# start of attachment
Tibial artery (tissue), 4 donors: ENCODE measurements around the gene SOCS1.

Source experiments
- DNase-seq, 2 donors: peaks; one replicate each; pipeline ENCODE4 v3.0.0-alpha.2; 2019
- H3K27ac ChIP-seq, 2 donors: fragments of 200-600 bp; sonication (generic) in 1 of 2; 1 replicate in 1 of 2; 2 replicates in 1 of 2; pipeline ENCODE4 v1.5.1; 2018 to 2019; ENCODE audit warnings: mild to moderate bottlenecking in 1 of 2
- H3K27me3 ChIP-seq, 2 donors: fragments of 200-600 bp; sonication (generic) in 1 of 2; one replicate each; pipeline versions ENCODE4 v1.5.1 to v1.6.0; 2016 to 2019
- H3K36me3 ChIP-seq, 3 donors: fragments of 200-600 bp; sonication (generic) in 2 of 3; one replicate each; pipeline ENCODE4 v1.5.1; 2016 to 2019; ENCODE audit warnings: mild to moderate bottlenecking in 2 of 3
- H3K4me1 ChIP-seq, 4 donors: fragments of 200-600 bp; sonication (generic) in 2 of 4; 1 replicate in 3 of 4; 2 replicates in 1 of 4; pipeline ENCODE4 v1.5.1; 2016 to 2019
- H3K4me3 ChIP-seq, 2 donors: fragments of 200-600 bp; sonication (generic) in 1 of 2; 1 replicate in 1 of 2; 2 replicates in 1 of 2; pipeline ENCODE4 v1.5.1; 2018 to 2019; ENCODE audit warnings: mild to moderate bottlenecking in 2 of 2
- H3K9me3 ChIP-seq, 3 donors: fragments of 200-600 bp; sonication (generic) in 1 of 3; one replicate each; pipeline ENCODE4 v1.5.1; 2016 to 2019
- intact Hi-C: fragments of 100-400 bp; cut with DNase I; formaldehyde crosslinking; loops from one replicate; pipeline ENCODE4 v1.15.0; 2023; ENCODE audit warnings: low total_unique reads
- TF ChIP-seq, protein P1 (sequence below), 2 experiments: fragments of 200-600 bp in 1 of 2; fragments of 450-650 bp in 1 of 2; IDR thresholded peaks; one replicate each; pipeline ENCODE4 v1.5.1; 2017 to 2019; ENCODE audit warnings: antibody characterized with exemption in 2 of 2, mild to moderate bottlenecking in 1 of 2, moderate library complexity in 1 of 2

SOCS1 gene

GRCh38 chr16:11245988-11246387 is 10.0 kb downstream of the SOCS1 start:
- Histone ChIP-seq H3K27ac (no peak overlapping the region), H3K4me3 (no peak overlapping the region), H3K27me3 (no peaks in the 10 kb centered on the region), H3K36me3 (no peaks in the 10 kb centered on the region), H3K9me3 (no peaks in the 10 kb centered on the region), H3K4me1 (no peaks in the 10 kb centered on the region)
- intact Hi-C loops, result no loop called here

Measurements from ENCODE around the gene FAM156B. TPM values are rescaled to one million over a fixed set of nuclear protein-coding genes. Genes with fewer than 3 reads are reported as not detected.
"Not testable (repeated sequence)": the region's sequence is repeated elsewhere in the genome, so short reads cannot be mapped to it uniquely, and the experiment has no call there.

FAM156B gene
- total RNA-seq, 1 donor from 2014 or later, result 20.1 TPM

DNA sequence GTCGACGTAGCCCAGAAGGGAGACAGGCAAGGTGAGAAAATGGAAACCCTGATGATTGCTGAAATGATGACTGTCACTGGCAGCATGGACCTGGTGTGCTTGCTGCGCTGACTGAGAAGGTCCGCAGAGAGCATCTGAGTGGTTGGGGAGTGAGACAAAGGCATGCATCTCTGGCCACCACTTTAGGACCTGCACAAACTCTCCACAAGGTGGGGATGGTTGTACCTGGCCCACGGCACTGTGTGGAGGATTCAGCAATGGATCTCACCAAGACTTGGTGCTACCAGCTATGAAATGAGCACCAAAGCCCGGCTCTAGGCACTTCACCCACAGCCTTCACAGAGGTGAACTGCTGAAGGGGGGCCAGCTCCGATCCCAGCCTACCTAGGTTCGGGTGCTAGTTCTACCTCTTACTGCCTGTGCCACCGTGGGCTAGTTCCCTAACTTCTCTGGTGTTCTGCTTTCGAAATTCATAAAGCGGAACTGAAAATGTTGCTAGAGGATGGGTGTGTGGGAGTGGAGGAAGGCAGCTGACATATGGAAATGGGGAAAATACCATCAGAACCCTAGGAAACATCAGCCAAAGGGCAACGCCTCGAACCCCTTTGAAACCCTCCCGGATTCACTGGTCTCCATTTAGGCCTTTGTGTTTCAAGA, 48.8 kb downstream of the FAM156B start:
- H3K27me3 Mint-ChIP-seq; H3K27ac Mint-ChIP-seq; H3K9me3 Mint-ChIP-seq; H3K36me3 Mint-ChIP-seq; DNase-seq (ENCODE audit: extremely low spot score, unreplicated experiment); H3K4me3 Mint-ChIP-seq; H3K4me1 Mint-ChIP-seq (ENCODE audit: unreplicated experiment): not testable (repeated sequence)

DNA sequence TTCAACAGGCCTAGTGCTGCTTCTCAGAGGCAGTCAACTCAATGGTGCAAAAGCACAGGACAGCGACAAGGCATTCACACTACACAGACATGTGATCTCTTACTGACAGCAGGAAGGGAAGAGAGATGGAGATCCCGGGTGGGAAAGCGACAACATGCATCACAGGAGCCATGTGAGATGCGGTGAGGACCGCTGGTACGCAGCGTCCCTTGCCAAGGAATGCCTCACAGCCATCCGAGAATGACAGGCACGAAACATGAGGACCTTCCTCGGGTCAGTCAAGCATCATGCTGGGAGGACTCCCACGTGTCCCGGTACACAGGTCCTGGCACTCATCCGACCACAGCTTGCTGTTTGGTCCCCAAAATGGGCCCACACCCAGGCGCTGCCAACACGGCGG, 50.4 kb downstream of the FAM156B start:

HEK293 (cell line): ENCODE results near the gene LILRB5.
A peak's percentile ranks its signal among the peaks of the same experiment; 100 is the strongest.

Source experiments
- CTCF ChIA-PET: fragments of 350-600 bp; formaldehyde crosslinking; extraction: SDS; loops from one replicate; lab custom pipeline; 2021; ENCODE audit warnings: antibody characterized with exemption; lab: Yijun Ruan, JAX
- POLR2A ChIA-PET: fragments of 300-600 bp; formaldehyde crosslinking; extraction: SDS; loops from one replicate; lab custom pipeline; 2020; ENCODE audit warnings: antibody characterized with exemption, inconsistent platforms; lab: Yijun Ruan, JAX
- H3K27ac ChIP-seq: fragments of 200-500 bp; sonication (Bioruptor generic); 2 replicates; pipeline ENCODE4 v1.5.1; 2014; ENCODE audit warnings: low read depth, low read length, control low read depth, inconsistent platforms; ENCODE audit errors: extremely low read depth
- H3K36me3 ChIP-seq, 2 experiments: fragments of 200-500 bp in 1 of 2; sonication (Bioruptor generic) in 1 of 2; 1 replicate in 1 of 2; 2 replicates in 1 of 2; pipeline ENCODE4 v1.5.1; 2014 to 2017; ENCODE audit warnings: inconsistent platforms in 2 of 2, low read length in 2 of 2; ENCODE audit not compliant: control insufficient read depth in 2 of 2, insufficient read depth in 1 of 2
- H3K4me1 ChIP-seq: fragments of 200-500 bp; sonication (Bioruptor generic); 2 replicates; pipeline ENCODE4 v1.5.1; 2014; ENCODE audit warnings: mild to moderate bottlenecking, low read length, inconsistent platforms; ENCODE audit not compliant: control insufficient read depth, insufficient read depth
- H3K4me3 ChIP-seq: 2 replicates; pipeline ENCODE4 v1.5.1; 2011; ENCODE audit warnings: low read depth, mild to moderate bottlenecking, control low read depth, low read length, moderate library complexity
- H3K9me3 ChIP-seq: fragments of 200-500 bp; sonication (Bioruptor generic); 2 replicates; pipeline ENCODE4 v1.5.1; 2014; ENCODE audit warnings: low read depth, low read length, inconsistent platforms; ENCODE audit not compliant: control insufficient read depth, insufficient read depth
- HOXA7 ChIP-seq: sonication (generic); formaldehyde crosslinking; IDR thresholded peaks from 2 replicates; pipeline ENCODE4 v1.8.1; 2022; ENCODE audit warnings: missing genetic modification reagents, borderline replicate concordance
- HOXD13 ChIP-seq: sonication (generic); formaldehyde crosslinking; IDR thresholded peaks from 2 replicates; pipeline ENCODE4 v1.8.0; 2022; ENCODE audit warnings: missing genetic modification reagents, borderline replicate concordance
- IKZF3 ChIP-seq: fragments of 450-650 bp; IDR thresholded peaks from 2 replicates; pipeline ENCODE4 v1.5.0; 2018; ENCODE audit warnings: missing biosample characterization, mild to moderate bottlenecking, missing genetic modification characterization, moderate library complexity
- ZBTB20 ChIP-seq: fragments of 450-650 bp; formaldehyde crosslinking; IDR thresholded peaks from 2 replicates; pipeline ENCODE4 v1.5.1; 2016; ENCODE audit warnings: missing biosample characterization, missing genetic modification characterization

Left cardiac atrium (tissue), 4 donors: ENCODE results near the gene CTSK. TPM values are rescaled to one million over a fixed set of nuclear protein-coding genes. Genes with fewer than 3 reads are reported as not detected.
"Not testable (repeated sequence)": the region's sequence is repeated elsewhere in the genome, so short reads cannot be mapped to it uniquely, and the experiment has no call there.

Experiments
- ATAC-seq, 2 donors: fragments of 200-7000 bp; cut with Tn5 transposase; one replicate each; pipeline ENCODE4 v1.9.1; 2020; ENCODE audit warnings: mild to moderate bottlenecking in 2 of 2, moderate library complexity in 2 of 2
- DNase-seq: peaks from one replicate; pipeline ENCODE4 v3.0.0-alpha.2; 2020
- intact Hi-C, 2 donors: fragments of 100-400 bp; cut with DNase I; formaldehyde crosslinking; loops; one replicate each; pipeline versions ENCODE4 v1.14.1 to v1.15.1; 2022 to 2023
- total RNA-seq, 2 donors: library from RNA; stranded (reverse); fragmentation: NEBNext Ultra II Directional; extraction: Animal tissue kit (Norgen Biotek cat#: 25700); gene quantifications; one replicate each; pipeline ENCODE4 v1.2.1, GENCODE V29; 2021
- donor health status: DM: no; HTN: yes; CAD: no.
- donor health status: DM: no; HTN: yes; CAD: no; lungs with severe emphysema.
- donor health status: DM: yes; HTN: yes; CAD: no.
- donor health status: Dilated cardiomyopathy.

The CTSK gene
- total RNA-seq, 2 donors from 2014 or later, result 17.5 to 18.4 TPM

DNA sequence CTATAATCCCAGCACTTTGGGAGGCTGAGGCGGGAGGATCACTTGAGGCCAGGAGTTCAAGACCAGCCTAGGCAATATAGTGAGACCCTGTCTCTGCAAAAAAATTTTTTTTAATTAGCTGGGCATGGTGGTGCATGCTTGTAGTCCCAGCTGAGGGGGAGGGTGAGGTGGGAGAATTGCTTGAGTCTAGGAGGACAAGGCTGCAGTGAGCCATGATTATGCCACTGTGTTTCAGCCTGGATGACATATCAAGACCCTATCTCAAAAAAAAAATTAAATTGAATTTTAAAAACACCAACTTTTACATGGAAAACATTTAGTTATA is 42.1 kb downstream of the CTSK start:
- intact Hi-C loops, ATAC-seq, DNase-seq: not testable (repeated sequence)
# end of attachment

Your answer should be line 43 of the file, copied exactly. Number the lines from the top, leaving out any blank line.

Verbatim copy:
- total RNA-seq, 2 donors: library from RNA; stranded (reverse); fragmentation: NEBNext Ultra II Directional; extraction: Animal tissue kit (Norgen Biotek cat#: 25700); gene quantifications; one replicate each; pipeline ENCODE4 v1.2.1, GENCODE V29; 2021